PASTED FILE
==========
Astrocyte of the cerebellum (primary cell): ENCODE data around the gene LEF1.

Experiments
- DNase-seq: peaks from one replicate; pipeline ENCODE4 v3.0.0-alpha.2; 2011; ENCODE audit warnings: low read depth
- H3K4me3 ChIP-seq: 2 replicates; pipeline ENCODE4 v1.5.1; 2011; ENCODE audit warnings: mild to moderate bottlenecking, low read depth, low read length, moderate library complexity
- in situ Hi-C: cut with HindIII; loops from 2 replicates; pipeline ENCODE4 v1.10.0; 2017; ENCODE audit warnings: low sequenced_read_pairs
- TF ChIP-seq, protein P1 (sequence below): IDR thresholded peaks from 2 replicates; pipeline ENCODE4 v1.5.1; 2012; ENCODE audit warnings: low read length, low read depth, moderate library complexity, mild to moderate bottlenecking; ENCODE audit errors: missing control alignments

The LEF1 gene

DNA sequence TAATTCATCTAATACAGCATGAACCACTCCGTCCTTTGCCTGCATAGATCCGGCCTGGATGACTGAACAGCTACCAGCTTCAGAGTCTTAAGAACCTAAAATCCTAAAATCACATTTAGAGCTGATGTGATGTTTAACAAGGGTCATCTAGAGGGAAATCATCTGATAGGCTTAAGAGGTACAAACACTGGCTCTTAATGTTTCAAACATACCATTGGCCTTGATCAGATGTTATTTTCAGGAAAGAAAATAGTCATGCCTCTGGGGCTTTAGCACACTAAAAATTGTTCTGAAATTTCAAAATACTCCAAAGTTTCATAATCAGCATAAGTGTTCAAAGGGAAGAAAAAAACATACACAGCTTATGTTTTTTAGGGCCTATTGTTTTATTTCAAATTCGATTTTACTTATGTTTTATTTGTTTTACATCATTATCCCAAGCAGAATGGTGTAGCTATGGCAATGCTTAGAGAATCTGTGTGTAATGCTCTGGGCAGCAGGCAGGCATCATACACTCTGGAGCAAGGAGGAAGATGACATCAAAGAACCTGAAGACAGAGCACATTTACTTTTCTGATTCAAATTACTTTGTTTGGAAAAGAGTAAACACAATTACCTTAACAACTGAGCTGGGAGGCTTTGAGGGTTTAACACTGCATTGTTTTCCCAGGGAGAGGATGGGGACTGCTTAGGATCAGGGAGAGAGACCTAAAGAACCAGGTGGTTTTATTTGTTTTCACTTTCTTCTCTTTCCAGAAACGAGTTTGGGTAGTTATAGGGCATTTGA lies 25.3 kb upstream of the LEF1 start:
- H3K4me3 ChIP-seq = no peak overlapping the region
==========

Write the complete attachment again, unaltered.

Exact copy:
Astrocyte of the cerebellum (primary cell): ENCODE data around the gene LEF1.

Experiments
- DNase-seq: peaks from one replicate; pipeline ENCODE4 v3.0.0-alpha.2; 2011; ENCODE audit warnings: low read depth
- H3K4me3 ChIP-seq: 2 replicates; pipeline ENCODE4 v1.5.1; 2011; ENCODE audit warnings: mild to moderate bottlenecking, low read depth, low read length, moderate library complexity
- in situ Hi-C: cut with HindIII; loops from 2 replicates; pipeline ENCODE4 v1.10.0; 2017; ENCODE audit warnings: low sequenced_read_pairs
- TF ChIP-seq, protein P1 (sequence below): IDR thresholded peaks from 2 replicates; pipeline ENCODE4 v1.5.1; 2012; ENCODE audit warnings: low read length, low read depth, moderate library complexity, mild to moderate bottlenecking; ENCODE audit errors: missing control alignments

The LEF1 gene

DNA sequence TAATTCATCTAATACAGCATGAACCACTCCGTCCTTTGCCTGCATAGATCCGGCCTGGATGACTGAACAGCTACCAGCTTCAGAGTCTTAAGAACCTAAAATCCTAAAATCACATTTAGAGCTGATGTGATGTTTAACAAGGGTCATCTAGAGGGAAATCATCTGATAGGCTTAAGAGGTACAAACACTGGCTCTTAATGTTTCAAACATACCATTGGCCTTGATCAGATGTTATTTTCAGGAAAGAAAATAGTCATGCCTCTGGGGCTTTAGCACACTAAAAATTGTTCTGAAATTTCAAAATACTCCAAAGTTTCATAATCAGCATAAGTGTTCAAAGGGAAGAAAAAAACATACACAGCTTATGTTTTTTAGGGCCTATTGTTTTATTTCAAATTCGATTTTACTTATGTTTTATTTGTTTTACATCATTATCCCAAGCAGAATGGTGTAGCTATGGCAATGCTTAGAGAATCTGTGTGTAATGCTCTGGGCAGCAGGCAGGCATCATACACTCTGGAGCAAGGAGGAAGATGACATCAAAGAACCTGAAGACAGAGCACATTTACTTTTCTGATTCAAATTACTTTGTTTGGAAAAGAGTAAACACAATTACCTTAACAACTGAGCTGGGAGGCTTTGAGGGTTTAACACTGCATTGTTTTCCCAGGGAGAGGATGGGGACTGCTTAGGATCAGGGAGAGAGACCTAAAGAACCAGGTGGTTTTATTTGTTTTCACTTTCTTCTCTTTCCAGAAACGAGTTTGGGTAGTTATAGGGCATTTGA lies 25.3 kb upstream of the LEF1 start:
- H3K4me3 ChIP-seq = no peak overlapping the region